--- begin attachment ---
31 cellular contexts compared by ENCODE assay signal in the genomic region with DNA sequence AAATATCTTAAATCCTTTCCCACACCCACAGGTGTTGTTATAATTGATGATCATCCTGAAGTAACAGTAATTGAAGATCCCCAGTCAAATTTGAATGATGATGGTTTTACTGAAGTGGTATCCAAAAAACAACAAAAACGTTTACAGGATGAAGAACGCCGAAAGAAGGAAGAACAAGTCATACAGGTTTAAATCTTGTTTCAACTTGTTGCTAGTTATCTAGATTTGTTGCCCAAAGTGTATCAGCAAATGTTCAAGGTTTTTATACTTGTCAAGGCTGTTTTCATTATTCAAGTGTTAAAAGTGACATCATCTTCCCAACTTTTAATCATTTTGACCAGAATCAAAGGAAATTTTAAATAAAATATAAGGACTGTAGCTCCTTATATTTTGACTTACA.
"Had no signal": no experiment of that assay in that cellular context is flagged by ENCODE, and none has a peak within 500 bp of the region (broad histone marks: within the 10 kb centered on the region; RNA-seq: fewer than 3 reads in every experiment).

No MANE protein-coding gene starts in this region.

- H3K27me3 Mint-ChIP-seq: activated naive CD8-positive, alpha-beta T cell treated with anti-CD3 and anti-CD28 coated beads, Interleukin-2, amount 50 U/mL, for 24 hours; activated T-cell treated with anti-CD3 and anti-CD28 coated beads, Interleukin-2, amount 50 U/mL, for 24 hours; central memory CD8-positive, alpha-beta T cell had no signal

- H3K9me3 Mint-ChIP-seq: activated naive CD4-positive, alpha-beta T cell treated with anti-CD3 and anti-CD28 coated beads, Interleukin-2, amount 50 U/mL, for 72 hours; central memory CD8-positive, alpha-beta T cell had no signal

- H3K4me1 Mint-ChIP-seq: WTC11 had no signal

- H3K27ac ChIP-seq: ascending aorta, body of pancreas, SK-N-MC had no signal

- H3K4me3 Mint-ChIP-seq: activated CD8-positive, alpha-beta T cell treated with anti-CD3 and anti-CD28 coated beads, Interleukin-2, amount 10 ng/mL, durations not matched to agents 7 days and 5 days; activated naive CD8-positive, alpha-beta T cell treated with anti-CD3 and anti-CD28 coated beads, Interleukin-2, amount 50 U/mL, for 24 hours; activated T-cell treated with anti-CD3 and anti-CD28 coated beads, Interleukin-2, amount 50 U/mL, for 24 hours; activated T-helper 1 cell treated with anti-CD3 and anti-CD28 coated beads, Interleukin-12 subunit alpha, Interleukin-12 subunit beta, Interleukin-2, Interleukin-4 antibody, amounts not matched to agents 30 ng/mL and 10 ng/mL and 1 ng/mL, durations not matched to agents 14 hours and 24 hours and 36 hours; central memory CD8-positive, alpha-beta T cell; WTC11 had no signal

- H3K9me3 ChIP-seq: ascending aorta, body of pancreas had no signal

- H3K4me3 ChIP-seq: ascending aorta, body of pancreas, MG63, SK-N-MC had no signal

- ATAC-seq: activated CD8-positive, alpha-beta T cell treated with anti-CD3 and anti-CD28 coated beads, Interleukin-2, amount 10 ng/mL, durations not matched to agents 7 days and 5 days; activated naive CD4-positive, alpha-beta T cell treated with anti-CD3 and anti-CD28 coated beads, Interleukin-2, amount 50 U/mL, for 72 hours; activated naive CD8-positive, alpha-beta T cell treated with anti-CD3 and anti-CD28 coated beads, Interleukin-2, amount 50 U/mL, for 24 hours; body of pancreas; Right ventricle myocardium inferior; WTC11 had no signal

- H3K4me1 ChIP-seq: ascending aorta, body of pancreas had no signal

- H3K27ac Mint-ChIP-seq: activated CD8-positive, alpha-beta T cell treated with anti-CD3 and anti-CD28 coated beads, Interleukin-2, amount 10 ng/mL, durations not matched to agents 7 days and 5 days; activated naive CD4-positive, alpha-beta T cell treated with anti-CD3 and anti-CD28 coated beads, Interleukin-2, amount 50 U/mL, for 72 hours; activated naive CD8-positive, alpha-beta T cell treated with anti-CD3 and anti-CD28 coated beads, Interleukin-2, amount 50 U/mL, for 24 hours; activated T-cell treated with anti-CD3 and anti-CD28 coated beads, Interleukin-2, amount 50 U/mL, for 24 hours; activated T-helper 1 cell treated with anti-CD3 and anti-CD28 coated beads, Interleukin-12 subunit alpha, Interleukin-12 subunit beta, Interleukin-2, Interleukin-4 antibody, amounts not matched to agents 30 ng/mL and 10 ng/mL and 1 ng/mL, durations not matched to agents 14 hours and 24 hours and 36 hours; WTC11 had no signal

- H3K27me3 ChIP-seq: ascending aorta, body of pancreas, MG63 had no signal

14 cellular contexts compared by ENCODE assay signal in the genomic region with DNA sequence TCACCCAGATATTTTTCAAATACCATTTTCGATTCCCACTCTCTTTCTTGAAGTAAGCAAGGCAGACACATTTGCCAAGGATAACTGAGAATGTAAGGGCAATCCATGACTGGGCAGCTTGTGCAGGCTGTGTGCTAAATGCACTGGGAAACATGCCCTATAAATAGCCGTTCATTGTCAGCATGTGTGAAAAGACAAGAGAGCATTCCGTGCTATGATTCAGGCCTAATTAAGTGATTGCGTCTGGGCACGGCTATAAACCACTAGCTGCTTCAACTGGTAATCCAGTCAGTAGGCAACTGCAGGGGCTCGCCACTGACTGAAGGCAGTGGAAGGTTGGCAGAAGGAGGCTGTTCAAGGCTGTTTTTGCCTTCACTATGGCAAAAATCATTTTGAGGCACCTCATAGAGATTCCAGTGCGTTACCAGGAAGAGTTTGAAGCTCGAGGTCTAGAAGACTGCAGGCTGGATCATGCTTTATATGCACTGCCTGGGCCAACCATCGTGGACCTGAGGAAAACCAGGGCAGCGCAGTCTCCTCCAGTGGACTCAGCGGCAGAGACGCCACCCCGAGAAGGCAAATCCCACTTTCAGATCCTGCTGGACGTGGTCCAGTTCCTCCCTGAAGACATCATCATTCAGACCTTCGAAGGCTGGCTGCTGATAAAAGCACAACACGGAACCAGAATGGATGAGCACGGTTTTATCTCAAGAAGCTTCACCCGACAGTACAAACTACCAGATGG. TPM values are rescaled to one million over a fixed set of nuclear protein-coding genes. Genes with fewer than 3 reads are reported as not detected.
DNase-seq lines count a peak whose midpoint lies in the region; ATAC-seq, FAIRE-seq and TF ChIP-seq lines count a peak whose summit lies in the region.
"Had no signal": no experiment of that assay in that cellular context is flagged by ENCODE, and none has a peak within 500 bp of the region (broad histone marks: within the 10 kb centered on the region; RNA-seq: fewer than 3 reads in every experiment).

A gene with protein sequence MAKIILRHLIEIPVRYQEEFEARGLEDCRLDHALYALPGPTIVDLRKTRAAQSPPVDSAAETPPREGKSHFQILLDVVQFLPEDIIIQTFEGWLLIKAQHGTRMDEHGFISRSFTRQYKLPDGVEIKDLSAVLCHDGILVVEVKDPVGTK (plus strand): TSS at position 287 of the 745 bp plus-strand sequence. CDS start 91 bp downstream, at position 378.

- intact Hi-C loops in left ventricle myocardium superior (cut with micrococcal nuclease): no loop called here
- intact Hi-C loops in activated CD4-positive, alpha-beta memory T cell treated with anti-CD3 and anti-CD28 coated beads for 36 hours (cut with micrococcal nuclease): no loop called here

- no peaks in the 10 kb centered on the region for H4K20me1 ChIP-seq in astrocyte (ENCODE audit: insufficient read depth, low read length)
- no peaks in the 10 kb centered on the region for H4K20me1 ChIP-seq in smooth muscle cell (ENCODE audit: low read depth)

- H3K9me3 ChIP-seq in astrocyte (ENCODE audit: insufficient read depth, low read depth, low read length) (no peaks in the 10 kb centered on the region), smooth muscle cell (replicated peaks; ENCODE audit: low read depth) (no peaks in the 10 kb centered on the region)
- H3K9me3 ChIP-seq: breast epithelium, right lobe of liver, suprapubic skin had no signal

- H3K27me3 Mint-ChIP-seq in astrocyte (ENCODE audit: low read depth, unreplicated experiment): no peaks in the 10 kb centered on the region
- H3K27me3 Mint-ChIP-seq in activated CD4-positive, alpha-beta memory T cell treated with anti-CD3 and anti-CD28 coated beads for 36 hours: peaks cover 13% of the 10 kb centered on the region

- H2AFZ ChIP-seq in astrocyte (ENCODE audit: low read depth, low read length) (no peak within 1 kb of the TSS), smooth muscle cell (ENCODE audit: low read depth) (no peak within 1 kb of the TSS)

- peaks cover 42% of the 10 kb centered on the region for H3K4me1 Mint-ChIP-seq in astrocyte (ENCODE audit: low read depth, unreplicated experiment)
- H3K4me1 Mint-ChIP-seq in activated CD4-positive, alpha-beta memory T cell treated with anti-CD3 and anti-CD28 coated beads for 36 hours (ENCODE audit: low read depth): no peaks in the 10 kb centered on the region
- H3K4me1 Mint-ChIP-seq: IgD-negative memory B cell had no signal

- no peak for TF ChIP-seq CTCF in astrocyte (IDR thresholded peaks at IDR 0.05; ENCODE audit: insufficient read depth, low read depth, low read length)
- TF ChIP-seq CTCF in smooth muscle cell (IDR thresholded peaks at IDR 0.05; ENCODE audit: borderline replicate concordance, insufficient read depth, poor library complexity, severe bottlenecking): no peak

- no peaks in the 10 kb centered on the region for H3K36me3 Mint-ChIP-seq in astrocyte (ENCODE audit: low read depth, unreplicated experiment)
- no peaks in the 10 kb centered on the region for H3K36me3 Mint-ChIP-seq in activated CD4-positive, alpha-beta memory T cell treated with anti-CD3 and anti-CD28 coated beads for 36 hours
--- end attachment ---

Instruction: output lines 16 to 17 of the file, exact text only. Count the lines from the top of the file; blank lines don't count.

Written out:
DNase-seq lines count a peak whose midpoint lies in the region; ATAC-seq, FAIRE-seq and TF ChIP-seq lines count a peak whose summit lies in the region.
"Had no signal": no experiment of that assay in that cellular context is flagged by ENCODE, and none has a peak within 500 bp of the region (broad histone marks: within the 10 kb centered on the region; RNA-seq: fewer than 3 reads in every experiment).